As regulators, businesses and organizations emerge from the global pandemic, each is struggling to find its path to a new “new normal.” Most are finding it's a rocky path. Significant questions and uncertainty persist, and reputational risks to companies across all sectors are at an all-time high as consumer advocates and U.S. lawmakers maintain pressure on regulators to crack down on unsafe products, as reported in the latest edition of our 2021 Recall Index report.
The new report offers the latest recall data, trends, and predictions from the first half of the year, as well as expert analysis and predictions for what to expect for the remainder of 2021 and into 2022. We also feature insight from some of our strategic partners at leading law firms to help you prepare for the increased risks created by product innovations and evolution in the regulation of food, drugs, consumer products, medical devices and automobiles.
Increased risk for automotive industry as technology races full speed ahead
Even as recall activity for the first six months of 2021 trends slightly behind 2020, recall events remain a significant risk. In addition to a growing list of recalls due to faulty airbags and fire-related risks associated with electric vehicles, companies should be thinking about how current business challenges and regulatory developments could lead to future recalls.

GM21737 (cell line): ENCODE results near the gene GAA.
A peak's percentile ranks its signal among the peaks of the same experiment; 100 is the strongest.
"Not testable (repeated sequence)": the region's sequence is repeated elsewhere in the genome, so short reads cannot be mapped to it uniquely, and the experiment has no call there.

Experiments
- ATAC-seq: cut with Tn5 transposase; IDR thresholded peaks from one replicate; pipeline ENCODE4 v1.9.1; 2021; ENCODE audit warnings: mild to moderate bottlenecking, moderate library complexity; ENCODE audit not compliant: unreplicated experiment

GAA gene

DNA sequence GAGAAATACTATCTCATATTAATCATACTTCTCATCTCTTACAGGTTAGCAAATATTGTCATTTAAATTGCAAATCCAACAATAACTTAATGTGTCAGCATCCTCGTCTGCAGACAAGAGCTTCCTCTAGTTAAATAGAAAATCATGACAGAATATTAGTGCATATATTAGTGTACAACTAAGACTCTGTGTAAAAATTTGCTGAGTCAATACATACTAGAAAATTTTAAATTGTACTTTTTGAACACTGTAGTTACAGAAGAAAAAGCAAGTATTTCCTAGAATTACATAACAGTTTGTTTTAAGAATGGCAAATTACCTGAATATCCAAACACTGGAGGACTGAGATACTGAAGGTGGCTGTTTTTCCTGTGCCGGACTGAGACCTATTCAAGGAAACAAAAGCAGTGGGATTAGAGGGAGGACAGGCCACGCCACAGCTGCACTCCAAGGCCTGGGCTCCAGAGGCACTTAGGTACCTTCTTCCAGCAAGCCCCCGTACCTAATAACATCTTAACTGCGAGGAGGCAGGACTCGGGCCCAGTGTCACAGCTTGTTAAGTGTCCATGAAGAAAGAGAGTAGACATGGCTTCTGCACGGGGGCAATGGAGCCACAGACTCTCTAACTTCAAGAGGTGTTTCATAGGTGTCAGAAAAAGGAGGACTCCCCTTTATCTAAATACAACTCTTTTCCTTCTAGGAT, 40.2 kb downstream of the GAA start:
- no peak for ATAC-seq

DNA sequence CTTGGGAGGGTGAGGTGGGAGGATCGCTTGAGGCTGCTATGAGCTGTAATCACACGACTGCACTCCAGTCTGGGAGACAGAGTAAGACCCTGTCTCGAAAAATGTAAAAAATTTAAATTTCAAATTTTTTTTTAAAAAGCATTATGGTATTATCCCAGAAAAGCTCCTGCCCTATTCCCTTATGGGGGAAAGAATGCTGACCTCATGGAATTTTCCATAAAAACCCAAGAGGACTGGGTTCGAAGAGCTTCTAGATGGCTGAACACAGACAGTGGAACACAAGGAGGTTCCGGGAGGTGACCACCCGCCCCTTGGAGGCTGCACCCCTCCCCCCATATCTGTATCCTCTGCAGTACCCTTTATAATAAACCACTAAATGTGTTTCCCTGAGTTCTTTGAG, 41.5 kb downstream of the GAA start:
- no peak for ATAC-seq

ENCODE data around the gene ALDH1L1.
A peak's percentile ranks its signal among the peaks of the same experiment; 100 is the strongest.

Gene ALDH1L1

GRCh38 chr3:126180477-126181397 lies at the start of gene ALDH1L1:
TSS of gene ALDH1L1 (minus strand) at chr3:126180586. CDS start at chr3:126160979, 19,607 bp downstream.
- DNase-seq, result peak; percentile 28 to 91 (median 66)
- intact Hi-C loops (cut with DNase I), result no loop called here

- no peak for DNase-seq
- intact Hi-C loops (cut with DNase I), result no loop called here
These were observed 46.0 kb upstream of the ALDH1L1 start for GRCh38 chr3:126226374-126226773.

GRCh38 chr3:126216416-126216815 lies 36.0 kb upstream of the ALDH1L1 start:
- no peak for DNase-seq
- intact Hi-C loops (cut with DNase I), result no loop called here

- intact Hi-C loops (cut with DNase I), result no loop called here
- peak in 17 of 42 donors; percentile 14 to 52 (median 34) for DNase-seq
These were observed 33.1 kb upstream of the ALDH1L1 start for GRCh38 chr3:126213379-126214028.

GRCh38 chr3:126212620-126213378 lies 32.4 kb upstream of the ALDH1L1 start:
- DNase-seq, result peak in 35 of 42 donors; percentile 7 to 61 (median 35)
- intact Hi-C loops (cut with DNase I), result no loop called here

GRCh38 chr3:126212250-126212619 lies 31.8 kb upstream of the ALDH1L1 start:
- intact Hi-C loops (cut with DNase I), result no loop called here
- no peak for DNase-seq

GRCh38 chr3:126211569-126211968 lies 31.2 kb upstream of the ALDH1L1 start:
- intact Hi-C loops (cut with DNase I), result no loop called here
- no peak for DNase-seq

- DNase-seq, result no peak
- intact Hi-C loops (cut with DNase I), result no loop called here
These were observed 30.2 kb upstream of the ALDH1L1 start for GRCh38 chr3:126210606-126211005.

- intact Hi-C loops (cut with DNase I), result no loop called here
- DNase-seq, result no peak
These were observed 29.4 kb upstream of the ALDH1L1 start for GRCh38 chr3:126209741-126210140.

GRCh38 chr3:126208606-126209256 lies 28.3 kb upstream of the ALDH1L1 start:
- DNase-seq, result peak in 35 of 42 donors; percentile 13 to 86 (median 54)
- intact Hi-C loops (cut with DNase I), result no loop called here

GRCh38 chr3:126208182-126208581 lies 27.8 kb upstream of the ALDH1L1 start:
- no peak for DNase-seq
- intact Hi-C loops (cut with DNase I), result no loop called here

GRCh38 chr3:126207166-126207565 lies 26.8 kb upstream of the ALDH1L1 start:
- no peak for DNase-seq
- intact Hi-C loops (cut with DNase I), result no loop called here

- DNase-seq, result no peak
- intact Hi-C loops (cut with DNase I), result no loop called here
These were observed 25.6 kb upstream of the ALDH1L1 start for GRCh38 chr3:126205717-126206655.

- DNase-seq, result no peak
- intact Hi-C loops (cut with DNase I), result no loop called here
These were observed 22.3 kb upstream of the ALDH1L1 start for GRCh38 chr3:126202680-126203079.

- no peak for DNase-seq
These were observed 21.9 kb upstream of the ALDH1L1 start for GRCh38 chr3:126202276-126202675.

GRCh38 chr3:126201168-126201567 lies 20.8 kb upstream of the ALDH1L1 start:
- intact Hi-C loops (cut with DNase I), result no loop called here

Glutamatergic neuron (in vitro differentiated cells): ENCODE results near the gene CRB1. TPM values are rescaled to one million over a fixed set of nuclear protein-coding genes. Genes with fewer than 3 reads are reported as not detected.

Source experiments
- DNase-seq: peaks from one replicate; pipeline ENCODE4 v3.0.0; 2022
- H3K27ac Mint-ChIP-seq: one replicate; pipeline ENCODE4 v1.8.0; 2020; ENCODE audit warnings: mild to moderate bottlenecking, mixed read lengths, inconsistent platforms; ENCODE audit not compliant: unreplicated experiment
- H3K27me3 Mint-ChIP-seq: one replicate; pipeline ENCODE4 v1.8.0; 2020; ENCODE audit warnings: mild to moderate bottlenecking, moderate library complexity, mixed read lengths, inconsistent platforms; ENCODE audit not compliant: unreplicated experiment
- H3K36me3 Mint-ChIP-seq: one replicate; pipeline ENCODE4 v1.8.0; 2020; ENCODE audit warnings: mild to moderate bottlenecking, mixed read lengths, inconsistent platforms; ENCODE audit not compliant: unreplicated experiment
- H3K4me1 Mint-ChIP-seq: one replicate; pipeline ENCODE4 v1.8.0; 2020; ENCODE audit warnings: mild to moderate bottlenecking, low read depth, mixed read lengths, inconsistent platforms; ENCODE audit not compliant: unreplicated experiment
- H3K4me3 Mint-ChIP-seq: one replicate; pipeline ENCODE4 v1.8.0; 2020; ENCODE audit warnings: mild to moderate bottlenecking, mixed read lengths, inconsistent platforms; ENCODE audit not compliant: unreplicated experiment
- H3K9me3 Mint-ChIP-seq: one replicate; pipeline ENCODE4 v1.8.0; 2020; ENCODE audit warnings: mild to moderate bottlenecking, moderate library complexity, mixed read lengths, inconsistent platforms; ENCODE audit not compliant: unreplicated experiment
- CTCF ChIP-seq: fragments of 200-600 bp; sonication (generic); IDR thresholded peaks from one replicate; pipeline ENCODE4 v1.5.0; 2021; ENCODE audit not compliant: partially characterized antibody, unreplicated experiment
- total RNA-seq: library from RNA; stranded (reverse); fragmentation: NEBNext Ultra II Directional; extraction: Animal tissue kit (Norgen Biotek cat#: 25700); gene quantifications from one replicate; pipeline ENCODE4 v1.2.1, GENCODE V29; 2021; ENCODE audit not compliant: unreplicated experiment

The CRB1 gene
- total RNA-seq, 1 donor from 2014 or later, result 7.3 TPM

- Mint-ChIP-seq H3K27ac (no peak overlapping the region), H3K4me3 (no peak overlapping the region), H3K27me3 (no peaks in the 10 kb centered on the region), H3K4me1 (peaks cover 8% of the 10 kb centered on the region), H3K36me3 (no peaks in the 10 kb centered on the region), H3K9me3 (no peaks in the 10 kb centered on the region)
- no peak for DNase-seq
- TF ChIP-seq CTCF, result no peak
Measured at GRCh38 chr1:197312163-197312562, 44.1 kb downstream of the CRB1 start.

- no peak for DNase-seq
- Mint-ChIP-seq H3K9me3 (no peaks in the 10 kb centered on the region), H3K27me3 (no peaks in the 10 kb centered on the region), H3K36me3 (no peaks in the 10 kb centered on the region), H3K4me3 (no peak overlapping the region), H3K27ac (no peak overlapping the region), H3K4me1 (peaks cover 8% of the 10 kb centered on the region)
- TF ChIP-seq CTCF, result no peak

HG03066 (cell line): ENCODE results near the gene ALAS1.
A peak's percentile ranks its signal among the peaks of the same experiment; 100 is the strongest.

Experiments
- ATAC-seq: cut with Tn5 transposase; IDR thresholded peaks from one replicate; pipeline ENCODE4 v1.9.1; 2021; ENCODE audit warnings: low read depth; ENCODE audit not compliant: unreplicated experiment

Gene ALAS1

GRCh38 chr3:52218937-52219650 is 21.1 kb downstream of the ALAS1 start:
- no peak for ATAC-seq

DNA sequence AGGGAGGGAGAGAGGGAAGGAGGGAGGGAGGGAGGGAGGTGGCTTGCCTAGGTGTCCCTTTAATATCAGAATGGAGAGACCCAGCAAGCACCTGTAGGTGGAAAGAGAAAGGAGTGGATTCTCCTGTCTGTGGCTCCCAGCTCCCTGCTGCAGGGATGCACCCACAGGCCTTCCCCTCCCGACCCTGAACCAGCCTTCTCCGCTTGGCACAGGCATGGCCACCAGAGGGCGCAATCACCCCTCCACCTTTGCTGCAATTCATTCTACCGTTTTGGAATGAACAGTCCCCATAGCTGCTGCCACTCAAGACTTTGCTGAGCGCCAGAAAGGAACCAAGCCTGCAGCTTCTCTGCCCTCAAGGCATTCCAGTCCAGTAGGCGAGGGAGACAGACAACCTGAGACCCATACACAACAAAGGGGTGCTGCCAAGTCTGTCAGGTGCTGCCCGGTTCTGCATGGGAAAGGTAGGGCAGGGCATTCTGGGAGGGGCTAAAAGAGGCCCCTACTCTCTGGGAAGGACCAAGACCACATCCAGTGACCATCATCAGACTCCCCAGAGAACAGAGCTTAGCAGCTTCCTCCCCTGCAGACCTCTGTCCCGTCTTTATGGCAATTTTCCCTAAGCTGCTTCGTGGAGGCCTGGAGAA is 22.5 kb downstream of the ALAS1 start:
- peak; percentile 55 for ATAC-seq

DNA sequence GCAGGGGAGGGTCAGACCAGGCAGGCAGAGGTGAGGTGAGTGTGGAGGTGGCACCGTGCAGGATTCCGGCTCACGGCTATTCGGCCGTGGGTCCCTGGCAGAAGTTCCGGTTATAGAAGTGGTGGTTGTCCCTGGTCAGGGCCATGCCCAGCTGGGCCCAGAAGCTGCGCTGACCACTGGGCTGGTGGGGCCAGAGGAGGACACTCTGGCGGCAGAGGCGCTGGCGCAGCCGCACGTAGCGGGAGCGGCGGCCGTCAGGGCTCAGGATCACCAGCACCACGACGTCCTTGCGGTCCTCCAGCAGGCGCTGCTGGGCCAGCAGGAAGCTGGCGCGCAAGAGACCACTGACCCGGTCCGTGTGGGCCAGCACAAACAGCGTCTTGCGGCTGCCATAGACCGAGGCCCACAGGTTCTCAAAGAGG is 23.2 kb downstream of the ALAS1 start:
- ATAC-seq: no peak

The National Highway Traffic Safety Administration's (NHTSA) investigation into Tesla's Autopilot system following 11 crashes and 17 serious injuries since 2018 sends a huge signal that the federal government will be aggressively erring on the side of caution regarding vehicles reliant on artificial intelligence. Congress and the U.S. Department of Transportation are joining NHTSA with a renewed focus on regulatory oversight of high-tech cars, trucks and everything that goes into them. Companies will have their work cut out for them as they work to find a new balance in supply, demand, safety and innovation.
Gloves-off approach to oversight and enforcement in stores for the consumer product industry
The U.S. Consumer Product Safety Commission (CPSC) announced 64 recalls in the second quarter of 2021, returning to quarterly averages observed in 2019 and 2020. In our last quarterly index, we said the CPSC's story will likely be less about recall numbers and more about the agency's newfound gloves-off approach to oversight and enforcement. And as predicted, changes within the CPSC are coming to fruition. The agency has taken a palpably more aggressive approach to enforcement (demonstrated by a desire for stronger legislation and policies such as mandatory standards), and is benefitting from an increased budget.
Food industry sees heightened security and increased enforcement from the FDA